‘Ecological Burial’ or ‘Body Composting’ are names for a method of burial which has gained media attention and popularity in recent years. Several companies offer services in which the deceased’ body is put through refrigeration, chemical, or decomposition processes that turn the body into nutrient-rich compost so they can be integrated into soil, usually closely tied to ideas of eco-friendliness or being close to nature. Simply due to its relation to death rites and the disposal of bodies but also because of its core ideals, body composting has close connections to the body and culture. In this essay, I shall approach how body composting relates to culture, seeing how this recently-introduced method of burial can be of both symbolic and functional significance.
From a symbolic/interpretive perspective, the concept of body composting is a matter of image and communication, frequently conveying environmentalist values by using the body as a cultural symbol. Clifford Geertz argues in his text Symbolic and Interpretive Anthropology that culture is “embodied in public symbols and actions”, and one’s body, particularly in death, has huge cultural importance on a public level, holding meaning in a cultural context. Similar to how scattering ashes from cremation, a Tibetan sky burial, or a Christian ground burial have philosophical and ritual connections, ecological burial stands for certain beliefs and conveys the deceased’ values to their whole culture. The body serves as a direct symbol that communicates how a person viewed the world, transmitting ideals such as a dedication to nature or being involved in the broader cycle of life. Body composting works well in the context of Geertz’ webs of significance: many humans imbue cultural meaning in being eco-friendly or close to the natural world (forming the webs), and body composting works to make one’s body an ultimate symbolic gesture in support of those concepts (man becoming ‘suspended in those webs’, using his/her own body).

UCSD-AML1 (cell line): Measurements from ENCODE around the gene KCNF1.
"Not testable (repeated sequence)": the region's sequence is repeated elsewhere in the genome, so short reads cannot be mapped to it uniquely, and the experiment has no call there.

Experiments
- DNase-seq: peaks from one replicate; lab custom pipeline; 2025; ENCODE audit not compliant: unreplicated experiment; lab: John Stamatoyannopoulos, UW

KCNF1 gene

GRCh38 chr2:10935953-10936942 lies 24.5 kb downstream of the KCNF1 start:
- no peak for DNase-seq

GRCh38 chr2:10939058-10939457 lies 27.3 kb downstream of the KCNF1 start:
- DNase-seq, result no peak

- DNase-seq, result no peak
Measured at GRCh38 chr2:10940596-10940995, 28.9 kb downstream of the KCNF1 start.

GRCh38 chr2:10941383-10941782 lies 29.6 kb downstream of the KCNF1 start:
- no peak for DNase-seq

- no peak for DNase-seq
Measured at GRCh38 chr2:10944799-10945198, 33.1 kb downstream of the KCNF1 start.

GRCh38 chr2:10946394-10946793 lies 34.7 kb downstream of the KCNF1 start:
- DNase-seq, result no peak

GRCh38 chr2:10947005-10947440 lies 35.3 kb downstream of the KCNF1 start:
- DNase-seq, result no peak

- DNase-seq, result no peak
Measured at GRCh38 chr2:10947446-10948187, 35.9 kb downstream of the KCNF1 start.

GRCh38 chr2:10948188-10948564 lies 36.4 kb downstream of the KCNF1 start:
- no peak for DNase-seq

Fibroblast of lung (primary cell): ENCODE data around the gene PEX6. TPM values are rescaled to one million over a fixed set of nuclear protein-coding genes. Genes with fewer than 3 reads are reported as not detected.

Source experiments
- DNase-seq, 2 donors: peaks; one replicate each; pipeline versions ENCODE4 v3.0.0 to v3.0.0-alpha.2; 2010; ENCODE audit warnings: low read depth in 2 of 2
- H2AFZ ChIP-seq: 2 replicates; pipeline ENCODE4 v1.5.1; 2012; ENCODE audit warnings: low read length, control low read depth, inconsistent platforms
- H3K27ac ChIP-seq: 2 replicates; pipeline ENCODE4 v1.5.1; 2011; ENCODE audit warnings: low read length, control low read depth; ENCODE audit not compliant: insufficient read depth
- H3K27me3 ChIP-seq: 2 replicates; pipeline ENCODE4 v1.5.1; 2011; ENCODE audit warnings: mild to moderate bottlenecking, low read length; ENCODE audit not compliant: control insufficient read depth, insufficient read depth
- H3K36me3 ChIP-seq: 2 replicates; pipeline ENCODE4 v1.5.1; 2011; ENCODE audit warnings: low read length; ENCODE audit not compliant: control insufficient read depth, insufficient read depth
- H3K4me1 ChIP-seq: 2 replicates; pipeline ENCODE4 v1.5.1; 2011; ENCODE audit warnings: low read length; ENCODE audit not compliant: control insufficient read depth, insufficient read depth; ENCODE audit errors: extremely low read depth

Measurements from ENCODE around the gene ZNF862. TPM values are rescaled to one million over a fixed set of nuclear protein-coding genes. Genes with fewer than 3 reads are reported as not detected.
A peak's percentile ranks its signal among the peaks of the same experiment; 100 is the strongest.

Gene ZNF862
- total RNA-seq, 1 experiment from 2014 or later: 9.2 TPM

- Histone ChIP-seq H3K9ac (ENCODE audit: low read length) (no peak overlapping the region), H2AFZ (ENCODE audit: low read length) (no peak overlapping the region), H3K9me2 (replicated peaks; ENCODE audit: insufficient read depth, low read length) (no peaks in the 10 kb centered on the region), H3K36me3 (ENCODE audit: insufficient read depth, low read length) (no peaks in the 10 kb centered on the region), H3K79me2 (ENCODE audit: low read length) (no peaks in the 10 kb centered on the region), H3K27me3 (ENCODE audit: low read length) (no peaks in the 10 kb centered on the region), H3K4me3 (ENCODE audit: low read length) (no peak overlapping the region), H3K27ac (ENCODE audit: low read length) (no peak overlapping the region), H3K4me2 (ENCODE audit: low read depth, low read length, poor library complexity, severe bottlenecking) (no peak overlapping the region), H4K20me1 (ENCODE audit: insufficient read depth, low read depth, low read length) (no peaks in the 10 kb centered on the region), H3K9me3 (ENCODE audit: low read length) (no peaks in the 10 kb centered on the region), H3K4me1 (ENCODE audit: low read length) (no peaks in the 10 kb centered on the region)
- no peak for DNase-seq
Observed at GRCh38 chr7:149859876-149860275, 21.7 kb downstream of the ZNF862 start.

Another way to look at body composting is through a functionalist perspective. Proponents of ecological burial argue that body composting is not only symbolic but also serves a definite purpose for the benefit of their whole society. Standard methods of burial fail to meet certain needs of a culture, frequently taking up or wasting resources, and many of these issues are addressed by body composting. There is often a lack of burial space in cities, with cemeteries becoming increasingly crowded, urbanized, and impersonal. Additionally, the body holds nutrients which are usually wasted in standard burial but can be effectively recycled for agricultural growth through body composting (the bodies of livestock are already used in some places for fertilizer in agriculture). Among functionalism’s seven basic needs are bodily comforts and nutrition, which are addressed by body composting when the process contributes to making more spacious and well-organized cities as well as aiding in food production. Utilizing human bodies not only works as a symbolic gesture in support of nature; through a functionalist lens, it also directly serves the basic needs of the culture, taking up less space and helping agriculture.
 McGee, R. Jon and Richard L. Warms. 2004. Anthropological Theory: An Introductory History (Third Edition). New York: McGraw HIll. pg. 467.
 Lecture, Professor Carole McGranahan, ANTH 2100 Frontiers of Cultural Anthropology, 31 Aug. 2015
: http://anthrotheory.pbworks.com/w/page/29531810/Functionalism#footnote-3, accessed Nov.4